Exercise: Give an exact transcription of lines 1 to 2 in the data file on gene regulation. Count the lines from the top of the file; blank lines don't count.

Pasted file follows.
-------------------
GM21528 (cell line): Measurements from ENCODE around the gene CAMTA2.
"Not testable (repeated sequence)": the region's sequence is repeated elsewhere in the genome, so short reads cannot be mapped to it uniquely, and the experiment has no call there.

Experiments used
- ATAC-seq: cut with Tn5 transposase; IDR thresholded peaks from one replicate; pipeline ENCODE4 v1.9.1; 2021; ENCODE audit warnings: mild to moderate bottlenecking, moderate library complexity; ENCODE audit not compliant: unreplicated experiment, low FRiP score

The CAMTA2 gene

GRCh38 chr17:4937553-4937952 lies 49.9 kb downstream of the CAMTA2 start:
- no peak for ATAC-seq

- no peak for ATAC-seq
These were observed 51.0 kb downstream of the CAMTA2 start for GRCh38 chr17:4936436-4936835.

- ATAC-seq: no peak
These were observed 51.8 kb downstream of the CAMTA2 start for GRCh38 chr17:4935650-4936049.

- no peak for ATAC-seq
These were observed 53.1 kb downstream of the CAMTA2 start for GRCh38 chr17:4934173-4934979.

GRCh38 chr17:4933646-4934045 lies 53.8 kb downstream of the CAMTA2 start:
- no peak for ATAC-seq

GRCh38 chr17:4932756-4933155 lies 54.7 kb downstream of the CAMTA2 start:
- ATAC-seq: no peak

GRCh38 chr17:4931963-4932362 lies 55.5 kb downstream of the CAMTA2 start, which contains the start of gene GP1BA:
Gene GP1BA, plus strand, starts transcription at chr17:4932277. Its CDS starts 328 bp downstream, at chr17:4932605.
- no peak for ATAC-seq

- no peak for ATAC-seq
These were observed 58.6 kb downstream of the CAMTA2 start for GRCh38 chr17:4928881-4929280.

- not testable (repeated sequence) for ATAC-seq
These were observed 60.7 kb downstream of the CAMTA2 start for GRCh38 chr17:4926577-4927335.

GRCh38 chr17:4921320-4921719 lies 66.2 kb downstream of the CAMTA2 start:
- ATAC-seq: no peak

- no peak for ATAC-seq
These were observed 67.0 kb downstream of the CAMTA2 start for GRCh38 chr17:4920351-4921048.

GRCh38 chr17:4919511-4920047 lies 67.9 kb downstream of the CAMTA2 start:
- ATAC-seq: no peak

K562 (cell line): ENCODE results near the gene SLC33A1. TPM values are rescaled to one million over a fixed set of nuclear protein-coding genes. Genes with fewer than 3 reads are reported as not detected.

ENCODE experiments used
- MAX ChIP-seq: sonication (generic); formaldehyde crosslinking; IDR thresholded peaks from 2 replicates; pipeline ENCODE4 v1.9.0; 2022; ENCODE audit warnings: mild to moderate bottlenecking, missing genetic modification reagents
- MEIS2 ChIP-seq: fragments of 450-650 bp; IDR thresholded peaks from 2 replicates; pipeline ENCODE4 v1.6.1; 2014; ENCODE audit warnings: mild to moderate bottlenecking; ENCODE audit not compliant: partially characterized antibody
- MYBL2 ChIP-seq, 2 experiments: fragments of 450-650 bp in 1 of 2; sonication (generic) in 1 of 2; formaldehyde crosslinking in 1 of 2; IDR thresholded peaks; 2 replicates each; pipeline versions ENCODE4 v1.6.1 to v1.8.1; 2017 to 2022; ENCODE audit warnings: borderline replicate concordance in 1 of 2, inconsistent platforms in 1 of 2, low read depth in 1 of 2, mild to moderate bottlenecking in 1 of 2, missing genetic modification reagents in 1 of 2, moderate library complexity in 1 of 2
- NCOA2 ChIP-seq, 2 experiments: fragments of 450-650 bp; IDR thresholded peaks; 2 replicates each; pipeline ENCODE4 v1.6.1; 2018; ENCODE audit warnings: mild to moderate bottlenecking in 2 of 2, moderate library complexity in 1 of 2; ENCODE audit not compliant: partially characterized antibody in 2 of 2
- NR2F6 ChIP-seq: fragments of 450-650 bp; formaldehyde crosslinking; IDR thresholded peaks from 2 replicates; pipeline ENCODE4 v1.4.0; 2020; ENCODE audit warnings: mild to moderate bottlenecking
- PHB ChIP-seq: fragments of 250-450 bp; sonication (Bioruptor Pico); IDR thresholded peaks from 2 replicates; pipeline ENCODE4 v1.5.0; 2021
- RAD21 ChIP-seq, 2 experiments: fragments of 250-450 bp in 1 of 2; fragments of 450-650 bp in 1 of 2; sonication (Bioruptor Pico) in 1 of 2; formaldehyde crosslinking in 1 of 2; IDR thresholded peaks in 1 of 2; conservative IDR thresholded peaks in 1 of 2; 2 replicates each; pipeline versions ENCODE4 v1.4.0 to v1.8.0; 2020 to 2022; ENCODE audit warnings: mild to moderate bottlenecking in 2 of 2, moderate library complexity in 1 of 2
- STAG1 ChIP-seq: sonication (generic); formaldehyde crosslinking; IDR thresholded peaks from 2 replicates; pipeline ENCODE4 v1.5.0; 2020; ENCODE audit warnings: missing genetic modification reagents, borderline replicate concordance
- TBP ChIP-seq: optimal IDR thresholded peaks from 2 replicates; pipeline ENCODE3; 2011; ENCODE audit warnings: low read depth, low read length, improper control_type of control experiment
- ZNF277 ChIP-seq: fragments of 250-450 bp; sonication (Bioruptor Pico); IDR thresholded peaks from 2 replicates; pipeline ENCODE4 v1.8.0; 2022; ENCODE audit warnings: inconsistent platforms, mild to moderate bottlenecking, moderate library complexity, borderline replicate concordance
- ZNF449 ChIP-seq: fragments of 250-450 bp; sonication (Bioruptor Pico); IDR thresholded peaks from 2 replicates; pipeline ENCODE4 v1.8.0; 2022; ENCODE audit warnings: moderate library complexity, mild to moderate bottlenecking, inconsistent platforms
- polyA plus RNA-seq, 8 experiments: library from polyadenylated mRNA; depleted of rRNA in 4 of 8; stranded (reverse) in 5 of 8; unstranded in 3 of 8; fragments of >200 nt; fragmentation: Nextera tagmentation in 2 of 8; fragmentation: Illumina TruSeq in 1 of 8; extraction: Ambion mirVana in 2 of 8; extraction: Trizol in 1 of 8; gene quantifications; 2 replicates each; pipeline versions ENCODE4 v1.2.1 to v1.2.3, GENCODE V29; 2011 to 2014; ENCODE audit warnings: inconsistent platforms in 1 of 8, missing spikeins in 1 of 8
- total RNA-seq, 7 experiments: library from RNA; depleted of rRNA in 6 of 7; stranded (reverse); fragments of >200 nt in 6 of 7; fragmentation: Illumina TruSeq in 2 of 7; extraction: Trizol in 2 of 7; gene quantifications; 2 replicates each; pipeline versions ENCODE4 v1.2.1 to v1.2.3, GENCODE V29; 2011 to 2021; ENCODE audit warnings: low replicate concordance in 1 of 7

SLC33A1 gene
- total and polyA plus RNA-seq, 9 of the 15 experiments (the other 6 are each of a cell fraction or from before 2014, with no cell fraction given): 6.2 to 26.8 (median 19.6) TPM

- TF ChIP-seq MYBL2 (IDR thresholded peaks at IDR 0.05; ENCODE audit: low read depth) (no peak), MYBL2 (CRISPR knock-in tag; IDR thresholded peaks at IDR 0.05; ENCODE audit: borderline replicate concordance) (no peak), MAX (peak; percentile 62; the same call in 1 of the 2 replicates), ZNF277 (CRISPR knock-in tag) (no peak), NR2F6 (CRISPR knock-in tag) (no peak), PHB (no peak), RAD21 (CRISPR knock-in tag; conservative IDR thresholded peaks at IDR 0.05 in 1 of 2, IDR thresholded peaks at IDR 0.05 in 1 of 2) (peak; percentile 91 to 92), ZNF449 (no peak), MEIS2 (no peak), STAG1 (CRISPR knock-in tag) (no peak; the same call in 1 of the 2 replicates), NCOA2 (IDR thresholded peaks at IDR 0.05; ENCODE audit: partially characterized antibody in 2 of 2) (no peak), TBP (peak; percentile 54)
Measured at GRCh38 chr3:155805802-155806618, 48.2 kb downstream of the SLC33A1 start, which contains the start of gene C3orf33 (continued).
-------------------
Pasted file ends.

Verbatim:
GM21528 (cell line): Measurements from ENCODE around the gene CAMTA2.
"Not testable (repeated sequence)": the region's sequence is repeated elsewhere in the genome, so short reads cannot be mapped to it uniquely, and the experiment has no call there.